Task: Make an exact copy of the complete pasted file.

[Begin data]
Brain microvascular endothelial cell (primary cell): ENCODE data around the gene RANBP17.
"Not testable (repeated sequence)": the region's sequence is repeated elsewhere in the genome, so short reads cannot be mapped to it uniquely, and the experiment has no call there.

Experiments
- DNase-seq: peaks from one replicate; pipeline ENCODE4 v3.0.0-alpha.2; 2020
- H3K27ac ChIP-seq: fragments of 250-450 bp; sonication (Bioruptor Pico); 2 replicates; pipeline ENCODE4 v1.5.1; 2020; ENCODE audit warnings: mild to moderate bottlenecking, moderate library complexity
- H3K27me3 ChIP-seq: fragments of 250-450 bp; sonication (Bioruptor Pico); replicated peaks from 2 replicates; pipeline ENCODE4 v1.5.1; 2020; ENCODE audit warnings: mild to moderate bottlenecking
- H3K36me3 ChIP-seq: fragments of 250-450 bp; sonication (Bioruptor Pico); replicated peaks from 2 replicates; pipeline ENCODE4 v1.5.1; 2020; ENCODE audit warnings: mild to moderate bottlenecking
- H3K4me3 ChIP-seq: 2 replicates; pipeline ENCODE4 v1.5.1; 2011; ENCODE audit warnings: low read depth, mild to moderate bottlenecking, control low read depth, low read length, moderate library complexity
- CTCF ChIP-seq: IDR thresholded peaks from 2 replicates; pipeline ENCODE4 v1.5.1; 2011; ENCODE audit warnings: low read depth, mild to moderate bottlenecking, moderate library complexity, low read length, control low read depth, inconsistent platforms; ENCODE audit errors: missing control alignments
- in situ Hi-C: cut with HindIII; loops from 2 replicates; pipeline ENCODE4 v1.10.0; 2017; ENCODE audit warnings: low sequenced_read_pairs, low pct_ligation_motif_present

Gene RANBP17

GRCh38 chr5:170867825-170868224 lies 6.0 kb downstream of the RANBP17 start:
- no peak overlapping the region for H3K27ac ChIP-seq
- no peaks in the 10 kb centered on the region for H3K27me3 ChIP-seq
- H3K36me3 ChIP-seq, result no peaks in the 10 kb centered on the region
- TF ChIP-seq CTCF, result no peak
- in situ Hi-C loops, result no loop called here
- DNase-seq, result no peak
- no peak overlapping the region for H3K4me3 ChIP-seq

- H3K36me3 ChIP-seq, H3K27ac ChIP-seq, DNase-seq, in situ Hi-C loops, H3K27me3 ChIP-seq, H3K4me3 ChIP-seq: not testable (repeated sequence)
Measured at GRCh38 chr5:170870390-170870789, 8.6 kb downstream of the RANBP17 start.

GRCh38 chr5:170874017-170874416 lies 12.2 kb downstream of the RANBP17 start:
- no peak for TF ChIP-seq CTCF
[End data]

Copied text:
Brain microvascular endothelial cell (primary cell): ENCODE data around the gene RANBP17.
"Not testable (repeated sequence)": the region's sequence is repeated elsewhere in the genome, so short reads cannot be mapped to it uniquely, and the experiment has no call there.

Experiments
- DNase-seq: peaks from one replicate; pipeline ENCODE4 v3.0.0-alpha.2; 2020
- H3K27ac ChIP-seq: fragments of 250-450 bp; sonication (Bioruptor Pico); 2 replicates; pipeline ENCODE4 v1.5.1; 2020; ENCODE audit warnings: mild to moderate bottlenecking, moderate library complexity
- H3K27me3 ChIP-seq: fragments of 250-450 bp; sonication (Bioruptor Pico); replicated peaks from 2 replicates; pipeline ENCODE4 v1.5.1; 2020; ENCODE audit warnings: mild to moderate bottlenecking
- H3K36me3 ChIP-seq: fragments of 250-450 bp; sonication (Bioruptor Pico); replicated peaks from 2 replicates; pipeline ENCODE4 v1.5.1; 2020; ENCODE audit warnings: mild to moderate bottlenecking
- H3K4me3 ChIP-seq: 2 replicates; pipeline ENCODE4 v1.5.1; 2011; ENCODE audit warnings: low read depth, mild to moderate bottlenecking, control low read depth, low read length, moderate library complexity
- CTCF ChIP-seq: IDR thresholded peaks from 2 replicates; pipeline ENCODE4 v1.5.1; 2011; ENCODE audit warnings: low read depth, mild to moderate bottlenecking, moderate library complexity, low read length, control low read depth, inconsistent platforms; ENCODE audit errors: missing control alignments
- in situ Hi-C: cut with HindIII; loops from 2 replicates; pipeline ENCODE4 v1.10.0; 2017; ENCODE audit warnings: low sequenced_read_pairs, low pct_ligation_motif_present

Gene RANBP17

GRCh38 chr5:170867825-170868224 lies 6.0 kb downstream of the RANBP17 start:
- no peak overlapping the region for H3K27ac ChIP-seq
- no peaks in the 10 kb centered on the region for H3K27me3 ChIP-seq
- H3K36me3 ChIP-seq, result no peaks in the 10 kb centered on the region
- TF ChIP-seq CTCF, result no peak
- in situ Hi-C loops, result no loop called here
- DNase-seq, result no peak
- no peak overlapping the region for H3K4me3 ChIP-seq

- H3K36me3 ChIP-seq, H3K27ac ChIP-seq, DNase-seq, in situ Hi-C loops, H3K27me3 ChIP-seq, H3K4me3 ChIP-seq: not testable (repeated sequence)
Measured at GRCh38 chr5:170870390-170870789, 8.6 kb downstream of the RANBP17 start.

GRCh38 chr5:170874017-170874416 lies 12.2 kb downstream of the RANBP17 start:
- no peak for TF ChIP-seq CTCF